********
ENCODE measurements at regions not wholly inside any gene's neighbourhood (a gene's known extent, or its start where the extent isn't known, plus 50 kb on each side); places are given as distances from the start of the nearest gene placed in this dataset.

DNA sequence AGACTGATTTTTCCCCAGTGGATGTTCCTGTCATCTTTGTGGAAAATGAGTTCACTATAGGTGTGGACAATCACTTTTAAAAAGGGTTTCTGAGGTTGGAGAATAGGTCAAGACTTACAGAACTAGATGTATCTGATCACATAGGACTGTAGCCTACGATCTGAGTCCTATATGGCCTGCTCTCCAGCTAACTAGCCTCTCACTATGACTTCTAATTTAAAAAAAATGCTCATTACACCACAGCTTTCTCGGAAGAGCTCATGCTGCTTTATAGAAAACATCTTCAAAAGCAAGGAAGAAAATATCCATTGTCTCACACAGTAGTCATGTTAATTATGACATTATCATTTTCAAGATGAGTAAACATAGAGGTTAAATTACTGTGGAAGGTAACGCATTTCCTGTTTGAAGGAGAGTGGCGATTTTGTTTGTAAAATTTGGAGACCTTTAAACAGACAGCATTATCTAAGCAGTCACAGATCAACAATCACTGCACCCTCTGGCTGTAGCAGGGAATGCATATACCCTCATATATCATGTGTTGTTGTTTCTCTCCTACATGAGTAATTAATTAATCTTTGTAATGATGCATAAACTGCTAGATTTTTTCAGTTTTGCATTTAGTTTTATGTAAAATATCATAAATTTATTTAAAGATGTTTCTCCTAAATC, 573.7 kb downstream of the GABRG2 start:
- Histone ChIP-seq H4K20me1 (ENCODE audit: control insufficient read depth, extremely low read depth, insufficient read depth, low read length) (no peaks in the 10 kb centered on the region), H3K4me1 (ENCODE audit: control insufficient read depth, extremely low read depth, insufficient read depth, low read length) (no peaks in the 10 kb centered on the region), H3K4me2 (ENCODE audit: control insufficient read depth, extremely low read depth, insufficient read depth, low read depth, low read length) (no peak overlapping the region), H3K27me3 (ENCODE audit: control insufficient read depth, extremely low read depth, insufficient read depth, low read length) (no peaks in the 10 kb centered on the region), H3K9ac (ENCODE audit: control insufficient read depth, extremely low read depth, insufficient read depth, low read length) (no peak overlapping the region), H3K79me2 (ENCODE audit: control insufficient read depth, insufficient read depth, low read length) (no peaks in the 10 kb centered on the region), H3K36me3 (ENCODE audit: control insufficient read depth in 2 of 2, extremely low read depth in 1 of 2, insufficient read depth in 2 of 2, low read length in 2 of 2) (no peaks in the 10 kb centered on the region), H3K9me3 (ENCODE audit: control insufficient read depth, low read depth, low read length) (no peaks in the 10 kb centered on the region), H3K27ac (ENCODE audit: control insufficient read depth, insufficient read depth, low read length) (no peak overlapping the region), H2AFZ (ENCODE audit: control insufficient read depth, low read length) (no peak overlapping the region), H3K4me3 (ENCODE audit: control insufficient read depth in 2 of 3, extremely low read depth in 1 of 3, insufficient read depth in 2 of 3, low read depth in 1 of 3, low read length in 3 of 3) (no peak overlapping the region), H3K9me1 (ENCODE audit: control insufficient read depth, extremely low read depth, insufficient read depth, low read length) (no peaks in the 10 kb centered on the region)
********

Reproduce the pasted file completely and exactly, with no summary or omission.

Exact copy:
ENCODE measurements at regions not wholly inside any gene's neighbourhood (a gene's known extent, or its start where the extent isn't known, plus 50 kb on each side); places are given as distances from the start of the nearest gene placed in this dataset.

DNA sequence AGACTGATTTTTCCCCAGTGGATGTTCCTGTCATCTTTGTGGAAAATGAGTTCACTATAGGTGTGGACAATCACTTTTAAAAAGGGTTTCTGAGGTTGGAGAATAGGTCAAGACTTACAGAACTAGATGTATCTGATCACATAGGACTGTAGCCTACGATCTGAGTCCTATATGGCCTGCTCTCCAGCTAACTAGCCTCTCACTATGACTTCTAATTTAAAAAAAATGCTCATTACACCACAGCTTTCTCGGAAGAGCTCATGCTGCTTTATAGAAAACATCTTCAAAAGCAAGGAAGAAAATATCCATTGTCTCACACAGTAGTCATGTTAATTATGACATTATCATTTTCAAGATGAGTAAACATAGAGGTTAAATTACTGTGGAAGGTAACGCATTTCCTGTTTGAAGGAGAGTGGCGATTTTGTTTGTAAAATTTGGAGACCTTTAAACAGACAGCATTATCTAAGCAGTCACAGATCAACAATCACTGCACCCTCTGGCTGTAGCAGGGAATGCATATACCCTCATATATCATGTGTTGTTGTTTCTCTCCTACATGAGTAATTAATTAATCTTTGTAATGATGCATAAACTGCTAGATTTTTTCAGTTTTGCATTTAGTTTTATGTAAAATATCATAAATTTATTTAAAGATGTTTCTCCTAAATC, 573.7 kb downstream of the GABRG2 start:
- Histone ChIP-seq H4K20me1 (ENCODE audit: control insufficient read depth, extremely low read depth, insufficient read depth, low read length) (no peaks in the 10 kb centered on the region), H3K4me1 (ENCODE audit: control insufficient read depth, extremely low read depth, insufficient read depth, low read length) (no peaks in the 10 kb centered on the region), H3K4me2 (ENCODE audit: control insufficient read depth, extremely low read depth, insufficient read depth, low read depth, low read length) (no peak overlapping the region), H3K27me3 (ENCODE audit: control insufficient read depth, extremely low read depth, insufficient read depth, low read length) (no peaks in the 10 kb centered on the region), H3K9ac (ENCODE audit: control insufficient read depth, extremely low read depth, insufficient read depth, low read length) (no peak overlapping the region), H3K79me2 (ENCODE audit: control insufficient read depth, insufficient read depth, low read length) (no peaks in the 10 kb centered on the region), H3K36me3 (ENCODE audit: control insufficient read depth in 2 of 2, extremely low read depth in 1 of 2, insufficient read depth in 2 of 2, low read length in 2 of 2) (no peaks in the 10 kb centered on the region), H3K9me3 (ENCODE audit: control insufficient read depth, low read depth, low read length) (no peaks in the 10 kb centered on the region), H3K27ac (ENCODE audit: control insufficient read depth, insufficient read depth, low read length) (no peak overlapping the region), H2AFZ (ENCODE audit: control insufficient read depth, low read length) (no peak overlapping the region), H3K4me3 (ENCODE audit: control insufficient read depth in 2 of 3, extremely low read depth in 1 of 3, insufficient read depth in 2 of 3, low read depth in 1 of 3, low read length in 3 of 3) (no peak overlapping the region), H3K9me1 (ENCODE audit: control insufficient read depth, extremely low read depth, insufficient read depth, low read length) (no peaks in the 10 kb centered on the region)